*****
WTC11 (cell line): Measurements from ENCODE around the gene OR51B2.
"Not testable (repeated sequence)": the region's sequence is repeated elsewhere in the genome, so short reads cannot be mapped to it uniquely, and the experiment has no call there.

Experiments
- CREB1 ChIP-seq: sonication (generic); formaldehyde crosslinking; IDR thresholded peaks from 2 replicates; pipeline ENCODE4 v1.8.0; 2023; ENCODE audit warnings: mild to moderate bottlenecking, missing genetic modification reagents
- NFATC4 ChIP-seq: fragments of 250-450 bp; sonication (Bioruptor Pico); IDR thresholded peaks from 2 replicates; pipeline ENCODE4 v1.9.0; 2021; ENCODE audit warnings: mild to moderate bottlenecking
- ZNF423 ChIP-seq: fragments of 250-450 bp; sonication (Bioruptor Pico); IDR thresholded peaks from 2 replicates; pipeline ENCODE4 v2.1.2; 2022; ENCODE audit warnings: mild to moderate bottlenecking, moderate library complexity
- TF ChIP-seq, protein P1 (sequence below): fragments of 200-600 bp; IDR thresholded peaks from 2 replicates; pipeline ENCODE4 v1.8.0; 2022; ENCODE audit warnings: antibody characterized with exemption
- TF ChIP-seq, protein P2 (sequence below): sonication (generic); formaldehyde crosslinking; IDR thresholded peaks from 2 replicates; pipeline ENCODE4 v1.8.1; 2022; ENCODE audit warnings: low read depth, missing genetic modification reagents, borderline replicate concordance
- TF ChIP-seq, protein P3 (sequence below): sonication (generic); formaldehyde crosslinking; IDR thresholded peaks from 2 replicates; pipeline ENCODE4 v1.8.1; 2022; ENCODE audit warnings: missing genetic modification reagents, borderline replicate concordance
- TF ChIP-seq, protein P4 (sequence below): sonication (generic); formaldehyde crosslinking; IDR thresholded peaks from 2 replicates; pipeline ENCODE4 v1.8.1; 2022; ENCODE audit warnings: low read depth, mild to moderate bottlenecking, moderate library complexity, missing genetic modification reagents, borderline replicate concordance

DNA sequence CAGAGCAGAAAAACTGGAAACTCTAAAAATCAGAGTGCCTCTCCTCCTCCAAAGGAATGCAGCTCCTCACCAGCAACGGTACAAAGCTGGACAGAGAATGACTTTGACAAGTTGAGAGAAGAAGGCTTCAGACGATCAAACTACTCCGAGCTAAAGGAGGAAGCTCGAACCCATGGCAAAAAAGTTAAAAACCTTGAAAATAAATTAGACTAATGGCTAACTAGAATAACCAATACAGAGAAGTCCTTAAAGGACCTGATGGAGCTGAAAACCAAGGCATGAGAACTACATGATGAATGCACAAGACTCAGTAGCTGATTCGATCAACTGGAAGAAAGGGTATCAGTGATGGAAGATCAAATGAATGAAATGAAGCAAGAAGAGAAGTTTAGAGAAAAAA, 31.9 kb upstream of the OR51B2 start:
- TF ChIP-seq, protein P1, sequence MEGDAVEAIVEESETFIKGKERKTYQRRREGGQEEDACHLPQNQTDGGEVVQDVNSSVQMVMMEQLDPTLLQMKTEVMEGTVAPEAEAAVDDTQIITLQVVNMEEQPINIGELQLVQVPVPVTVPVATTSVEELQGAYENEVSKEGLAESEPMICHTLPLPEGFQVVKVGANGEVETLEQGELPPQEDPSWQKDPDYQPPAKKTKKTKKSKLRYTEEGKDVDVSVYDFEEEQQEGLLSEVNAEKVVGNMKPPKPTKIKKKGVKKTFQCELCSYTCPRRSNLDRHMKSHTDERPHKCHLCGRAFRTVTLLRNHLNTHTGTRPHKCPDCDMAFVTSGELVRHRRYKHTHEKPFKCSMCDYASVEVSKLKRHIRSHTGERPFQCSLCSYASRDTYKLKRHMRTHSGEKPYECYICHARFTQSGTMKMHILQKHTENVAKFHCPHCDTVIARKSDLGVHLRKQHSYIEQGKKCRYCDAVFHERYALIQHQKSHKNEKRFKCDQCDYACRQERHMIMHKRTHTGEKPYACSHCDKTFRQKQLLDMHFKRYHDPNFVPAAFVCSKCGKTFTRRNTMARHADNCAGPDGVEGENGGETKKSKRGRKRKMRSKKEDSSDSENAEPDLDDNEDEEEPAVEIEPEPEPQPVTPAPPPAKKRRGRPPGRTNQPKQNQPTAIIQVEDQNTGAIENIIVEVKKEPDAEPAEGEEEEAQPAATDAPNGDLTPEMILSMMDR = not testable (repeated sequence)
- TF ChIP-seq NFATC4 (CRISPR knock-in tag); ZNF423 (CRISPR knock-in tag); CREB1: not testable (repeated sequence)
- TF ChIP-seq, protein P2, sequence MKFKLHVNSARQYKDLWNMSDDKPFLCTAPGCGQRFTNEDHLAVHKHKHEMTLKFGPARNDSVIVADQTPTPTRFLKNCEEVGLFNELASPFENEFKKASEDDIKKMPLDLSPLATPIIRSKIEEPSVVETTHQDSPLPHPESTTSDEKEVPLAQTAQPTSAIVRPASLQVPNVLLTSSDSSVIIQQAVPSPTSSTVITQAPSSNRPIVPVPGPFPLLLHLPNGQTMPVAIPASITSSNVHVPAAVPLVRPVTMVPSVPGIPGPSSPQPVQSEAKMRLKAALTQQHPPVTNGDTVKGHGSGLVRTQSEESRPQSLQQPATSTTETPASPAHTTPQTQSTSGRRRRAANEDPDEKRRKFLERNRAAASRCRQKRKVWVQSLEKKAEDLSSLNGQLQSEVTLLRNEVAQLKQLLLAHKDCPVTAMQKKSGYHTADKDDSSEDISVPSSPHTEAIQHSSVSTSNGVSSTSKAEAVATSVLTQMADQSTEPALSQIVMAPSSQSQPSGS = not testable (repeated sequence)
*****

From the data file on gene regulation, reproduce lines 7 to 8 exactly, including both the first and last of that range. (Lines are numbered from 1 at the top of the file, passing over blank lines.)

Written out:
- TF ChIP-seq, protein P1 (sequence below): fragments of 200-600 bp; IDR thresholded peaks from 2 replicates; pipeline ENCODE4 v1.8.0; 2022; ENCODE audit warnings: antibody characterized with exemption
- TF ChIP-seq, protein P2 (sequence below): sonication (generic); formaldehyde crosslinking; IDR thresholded peaks from 2 replicates; pipeline ENCODE4 v1.8.1; 2022; ENCODE audit warnings: low read depth, missing genetic modification reagents, borderline replicate concordance